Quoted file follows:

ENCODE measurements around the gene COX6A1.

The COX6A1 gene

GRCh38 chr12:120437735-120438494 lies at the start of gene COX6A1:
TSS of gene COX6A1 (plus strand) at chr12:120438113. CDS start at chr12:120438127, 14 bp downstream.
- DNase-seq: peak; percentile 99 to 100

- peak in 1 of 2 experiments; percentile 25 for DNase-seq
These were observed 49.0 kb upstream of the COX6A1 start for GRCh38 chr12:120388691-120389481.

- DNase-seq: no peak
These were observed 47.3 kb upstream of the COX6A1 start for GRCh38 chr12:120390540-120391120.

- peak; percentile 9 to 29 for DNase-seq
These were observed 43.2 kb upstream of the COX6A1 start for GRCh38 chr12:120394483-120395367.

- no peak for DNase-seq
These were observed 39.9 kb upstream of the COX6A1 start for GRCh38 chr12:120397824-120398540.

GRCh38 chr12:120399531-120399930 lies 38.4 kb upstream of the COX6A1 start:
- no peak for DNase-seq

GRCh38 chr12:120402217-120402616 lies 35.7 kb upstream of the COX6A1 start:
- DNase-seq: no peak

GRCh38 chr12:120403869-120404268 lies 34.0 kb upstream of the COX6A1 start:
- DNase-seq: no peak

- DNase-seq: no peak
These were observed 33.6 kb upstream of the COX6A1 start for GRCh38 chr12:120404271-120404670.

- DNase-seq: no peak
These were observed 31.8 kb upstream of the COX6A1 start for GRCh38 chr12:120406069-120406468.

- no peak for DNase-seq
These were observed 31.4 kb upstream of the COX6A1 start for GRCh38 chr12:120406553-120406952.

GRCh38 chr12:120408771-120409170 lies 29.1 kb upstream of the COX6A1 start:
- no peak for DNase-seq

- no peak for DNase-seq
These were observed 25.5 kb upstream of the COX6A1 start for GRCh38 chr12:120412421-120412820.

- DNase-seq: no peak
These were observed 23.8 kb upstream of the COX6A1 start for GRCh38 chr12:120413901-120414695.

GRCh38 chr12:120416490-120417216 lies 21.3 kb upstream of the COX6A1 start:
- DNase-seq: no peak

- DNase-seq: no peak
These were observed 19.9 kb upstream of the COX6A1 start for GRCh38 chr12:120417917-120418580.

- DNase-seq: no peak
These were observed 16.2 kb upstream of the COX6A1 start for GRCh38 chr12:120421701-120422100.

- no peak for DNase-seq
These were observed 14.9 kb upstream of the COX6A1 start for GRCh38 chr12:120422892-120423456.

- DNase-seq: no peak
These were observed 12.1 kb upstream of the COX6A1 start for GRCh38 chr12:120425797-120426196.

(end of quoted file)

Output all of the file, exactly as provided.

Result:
ENCODE measurements around the gene COX6A1.

The COX6A1 gene

GRCh38 chr12:120437735-120438494 lies at the start of gene COX6A1:
TSS of gene COX6A1 (plus strand) at chr12:120438113. CDS start at chr12:120438127, 14 bp downstream.
- DNase-seq: peak; percentile 99 to 100

- peak in 1 of 2 experiments; percentile 25 for DNase-seq
These were observed 49.0 kb upstream of the COX6A1 start for GRCh38 chr12:120388691-120389481.

- DNase-seq: no peak
These were observed 47.3 kb upstream of the COX6A1 start for GRCh38 chr12:120390540-120391120.

- peak; percentile 9 to 29 for DNase-seq
These were observed 43.2 kb upstream of the COX6A1 start for GRCh38 chr12:120394483-120395367.

- no peak for DNase-seq
These were observed 39.9 kb upstream of the COX6A1 start for GRCh38 chr12:120397824-120398540.

GRCh38 chr12:120399531-120399930 lies 38.4 kb upstream of the COX6A1 start:
- no peak for DNase-seq

GRCh38 chr12:120402217-120402616 lies 35.7 kb upstream of the COX6A1 start:
- DNase-seq: no peak

GRCh38 chr12:120403869-120404268 lies 34.0 kb upstream of the COX6A1 start:
- DNase-seq: no peak

- DNase-seq: no peak
These were observed 33.6 kb upstream of the COX6A1 start for GRCh38 chr12:120404271-120404670.

- DNase-seq: no peak
These were observed 31.8 kb upstream of the COX6A1 start for GRCh38 chr12:120406069-120406468.

- no peak for DNase-seq
These were observed 31.4 kb upstream of the COX6A1 start for GRCh38 chr12:120406553-120406952.

GRCh38 chr12:120408771-120409170 lies 29.1 kb upstream of the COX6A1 start:
- no peak for DNase-seq

- no peak for DNase-seq
These were observed 25.5 kb upstream of the COX6A1 start for GRCh38 chr12:120412421-120412820.

- DNase-seq: no peak
These were observed 23.8 kb upstream of the COX6A1 start for GRCh38 chr12:120413901-120414695.

GRCh38 chr12:120416490-120417216 lies 21.3 kb upstream of the COX6A1 start:
- DNase-seq: no peak

- DNase-seq: no peak
These were observed 19.9 kb upstream of the COX6A1 start for GRCh38 chr12:120417917-120418580.

- DNase-seq: no peak
These were observed 16.2 kb upstream of the COX6A1 start for GRCh38 chr12:120421701-120422100.

- no peak for DNase-seq
These were observed 14.9 kb upstream of the COX6A1 start for GRCh38 chr12:120422892-120423456.

- DNase-seq: no peak
These were observed 12.1 kb upstream of the COX6A1 start for GRCh38 chr12:120425797-120426196.